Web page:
I will say this, though–even accepting all the chatter about the military-industrial-complex, evil and self-serving politicians, and so forth, ours is a nation which has TRIED to be on the side of right, almost all of the time. Even during our imperialist era, we were not out conquering colonies by force, and despite all the hollering about “blood for oil,” we haven’t stolen a drop, nor occupied a square foot of ground. We turn ourselves inside out over issues like waterboarding and Gitmo, and rightly so. But with all that as backdrop, I don’t think we really have to ask ourselves whether we should treat our enemies like the OT Hebrews did. If anything, most of our “errors” would seem to be on the side of being humane to the point of naivete.

    I’ll also say that this is not at all a new question–Augustine covered “just war” theory over a millenium ago. And even Jesus ordered his disciples to bring two swords to Gethsemane (yet then fixed the damage one of them caused).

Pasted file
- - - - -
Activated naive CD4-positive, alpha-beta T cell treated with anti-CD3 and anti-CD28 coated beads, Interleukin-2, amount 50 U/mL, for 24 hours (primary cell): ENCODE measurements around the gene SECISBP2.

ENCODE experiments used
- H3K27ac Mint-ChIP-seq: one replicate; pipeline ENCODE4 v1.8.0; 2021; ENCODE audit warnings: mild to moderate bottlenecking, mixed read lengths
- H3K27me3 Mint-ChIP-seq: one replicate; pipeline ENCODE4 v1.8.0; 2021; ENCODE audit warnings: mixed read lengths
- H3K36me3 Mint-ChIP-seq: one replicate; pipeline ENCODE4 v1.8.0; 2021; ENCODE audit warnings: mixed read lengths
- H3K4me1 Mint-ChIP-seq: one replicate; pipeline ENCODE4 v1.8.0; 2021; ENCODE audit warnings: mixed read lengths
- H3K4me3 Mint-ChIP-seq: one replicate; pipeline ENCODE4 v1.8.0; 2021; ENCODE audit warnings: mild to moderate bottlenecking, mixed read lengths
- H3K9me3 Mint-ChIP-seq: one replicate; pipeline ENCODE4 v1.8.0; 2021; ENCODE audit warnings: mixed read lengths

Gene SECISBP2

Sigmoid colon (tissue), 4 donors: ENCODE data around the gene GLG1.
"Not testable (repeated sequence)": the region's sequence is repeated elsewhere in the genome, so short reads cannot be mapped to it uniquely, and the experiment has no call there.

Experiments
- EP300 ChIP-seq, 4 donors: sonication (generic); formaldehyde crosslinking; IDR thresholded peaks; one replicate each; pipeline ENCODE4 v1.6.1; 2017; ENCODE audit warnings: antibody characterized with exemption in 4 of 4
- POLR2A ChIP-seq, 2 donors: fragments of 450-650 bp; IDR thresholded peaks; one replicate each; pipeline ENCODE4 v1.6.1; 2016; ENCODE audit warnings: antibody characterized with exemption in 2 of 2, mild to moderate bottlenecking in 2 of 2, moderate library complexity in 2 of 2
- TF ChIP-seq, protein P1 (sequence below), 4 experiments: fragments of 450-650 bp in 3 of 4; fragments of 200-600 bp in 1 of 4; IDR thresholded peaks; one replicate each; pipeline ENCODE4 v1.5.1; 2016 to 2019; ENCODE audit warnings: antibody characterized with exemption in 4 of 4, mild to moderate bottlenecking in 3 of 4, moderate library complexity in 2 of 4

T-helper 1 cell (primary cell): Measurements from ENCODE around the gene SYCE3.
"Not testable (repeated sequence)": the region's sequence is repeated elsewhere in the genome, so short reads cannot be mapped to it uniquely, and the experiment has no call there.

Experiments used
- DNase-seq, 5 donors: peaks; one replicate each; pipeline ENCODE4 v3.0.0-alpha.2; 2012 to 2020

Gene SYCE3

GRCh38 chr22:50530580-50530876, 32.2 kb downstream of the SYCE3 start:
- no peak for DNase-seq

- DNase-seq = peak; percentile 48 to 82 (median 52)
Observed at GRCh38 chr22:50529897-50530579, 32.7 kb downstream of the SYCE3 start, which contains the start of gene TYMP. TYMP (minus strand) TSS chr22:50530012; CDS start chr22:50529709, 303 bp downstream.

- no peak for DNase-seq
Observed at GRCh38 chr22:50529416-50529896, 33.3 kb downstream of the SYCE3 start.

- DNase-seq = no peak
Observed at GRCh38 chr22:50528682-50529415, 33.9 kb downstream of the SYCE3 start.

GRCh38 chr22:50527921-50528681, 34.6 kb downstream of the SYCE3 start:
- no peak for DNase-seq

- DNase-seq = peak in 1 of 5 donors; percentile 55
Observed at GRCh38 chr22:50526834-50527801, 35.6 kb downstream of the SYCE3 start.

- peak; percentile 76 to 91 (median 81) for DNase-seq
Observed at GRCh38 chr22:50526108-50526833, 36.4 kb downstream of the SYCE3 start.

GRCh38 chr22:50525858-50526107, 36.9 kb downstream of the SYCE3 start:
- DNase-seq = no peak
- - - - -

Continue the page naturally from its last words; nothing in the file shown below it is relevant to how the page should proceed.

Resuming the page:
Also, don’t forget the other big thing Lewis keeps coming back to in MC. So many things that we think are a big deal may not be, while some stuff we think of as small may make indelible marks on our souls. In that same chapter, Lewis imagines two soldiers in opposite armies striking one another down, both while doing their duty bravely, and then meeting in paradise… and laughing about it. If I can put words in his mouth (ink in his pen?), I might go so far as to say that in that context, the killing of each other might be far less of a blot on the soul than either of them shirking his duty, being a coward, or being disloyal to his cause.

    Reply

    • Larry, I totally forgot about the Jack, thing! Well, I guess I gave away the fact that Lewis and I were not actually friends in real life like I would have loved:).

      You say, “At the risk of oversimplifying, I would say that the Matthew passage is an instruction to Christians, meaning individuals indwelt by the Holy Spirit, and therefore empowered to behave in ways that transcend their natural man–up to and including the point of martyrdom. I do not think that it has a thing to say about the proper foreign policy of a nation.”